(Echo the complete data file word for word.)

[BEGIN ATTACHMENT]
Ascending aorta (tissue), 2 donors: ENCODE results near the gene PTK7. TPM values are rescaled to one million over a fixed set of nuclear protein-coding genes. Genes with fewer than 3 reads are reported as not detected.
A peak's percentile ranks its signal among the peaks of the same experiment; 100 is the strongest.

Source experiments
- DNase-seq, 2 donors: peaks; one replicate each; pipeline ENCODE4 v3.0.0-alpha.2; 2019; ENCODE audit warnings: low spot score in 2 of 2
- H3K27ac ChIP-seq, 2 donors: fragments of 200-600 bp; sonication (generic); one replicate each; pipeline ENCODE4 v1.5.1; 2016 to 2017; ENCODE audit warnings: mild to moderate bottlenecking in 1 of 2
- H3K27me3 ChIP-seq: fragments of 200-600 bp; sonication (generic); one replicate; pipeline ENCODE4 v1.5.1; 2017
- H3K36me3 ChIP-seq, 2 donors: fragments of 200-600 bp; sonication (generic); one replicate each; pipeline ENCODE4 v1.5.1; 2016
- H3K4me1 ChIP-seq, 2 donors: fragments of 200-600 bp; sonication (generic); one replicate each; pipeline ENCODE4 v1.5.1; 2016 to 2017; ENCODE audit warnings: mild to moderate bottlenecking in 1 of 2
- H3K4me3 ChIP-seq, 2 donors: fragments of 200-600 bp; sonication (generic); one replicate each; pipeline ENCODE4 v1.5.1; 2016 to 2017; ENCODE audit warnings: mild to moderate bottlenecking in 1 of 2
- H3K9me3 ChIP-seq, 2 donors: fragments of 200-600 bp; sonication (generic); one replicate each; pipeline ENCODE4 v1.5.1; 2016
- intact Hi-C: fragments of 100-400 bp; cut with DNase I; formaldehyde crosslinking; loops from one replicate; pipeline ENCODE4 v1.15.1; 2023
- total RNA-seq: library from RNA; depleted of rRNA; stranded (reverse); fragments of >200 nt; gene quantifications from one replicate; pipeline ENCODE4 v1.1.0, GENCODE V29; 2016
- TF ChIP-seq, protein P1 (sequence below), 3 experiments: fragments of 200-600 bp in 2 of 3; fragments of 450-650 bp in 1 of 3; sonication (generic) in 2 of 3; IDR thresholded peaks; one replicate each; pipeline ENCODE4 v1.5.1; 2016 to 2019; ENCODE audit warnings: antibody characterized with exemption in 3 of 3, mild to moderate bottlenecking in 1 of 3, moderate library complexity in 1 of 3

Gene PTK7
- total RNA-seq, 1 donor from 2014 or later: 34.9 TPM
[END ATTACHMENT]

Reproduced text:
Ascending aorta (tissue), 2 donors: ENCODE results near the gene PTK7. TPM values are rescaled to one million over a fixed set of nuclear protein-coding genes. Genes with fewer than 3 reads are reported as not detected.
A peak's percentile ranks its signal among the peaks of the same experiment; 100 is the strongest.

Source experiments
- DNase-seq, 2 donors: peaks; one replicate each; pipeline ENCODE4 v3.0.0-alpha.2; 2019; ENCODE audit warnings: low spot score in 2 of 2
- H3K27ac ChIP-seq, 2 donors: fragments of 200-600 bp; sonication (generic); one replicate each; pipeline ENCODE4 v1.5.1; 2016 to 2017; ENCODE audit warnings: mild to moderate bottlenecking in 1 of 2
- H3K27me3 ChIP-seq: fragments of 200-600 bp; sonication (generic); one replicate; pipeline ENCODE4 v1.5.1; 2017
- H3K36me3 ChIP-seq, 2 donors: fragments of 200-600 bp; sonication (generic); one replicate each; pipeline ENCODE4 v1.5.1; 2016
- H3K4me1 ChIP-seq, 2 donors: fragments of 200-600 bp; sonication (generic); one replicate each; pipeline ENCODE4 v1.5.1; 2016 to 2017; ENCODE audit warnings: mild to moderate bottlenecking in 1 of 2
- H3K4me3 ChIP-seq, 2 donors: fragments of 200-600 bp; sonication (generic); one replicate each; pipeline ENCODE4 v1.5.1; 2016 to 2017; ENCODE audit warnings: mild to moderate bottlenecking in 1 of 2
- H3K9me3 ChIP-seq, 2 donors: fragments of 200-600 bp; sonication (generic); one replicate each; pipeline ENCODE4 v1.5.1; 2016
- intact Hi-C: fragments of 100-400 bp; cut with DNase I; formaldehyde crosslinking; loops from one replicate; pipeline ENCODE4 v1.15.1; 2023
- total RNA-seq: library from RNA; depleted of rRNA; stranded (reverse); fragments of >200 nt; gene quantifications from one replicate; pipeline ENCODE4 v1.1.0, GENCODE V29; 2016
- TF ChIP-seq, protein P1 (sequence below), 3 experiments: fragments of 200-600 bp in 2 of 3; fragments of 450-650 bp in 1 of 3; sonication (generic) in 2 of 3; IDR thresholded peaks; one replicate each; pipeline ENCODE4 v1.5.1; 2016 to 2019; ENCODE audit warnings: antibody characterized with exemption in 3 of 3, mild to moderate bottlenecking in 1 of 3, moderate library complexity in 1 of 3

Gene PTK7
- total RNA-seq, 1 donor from 2014 or later: 34.9 TPM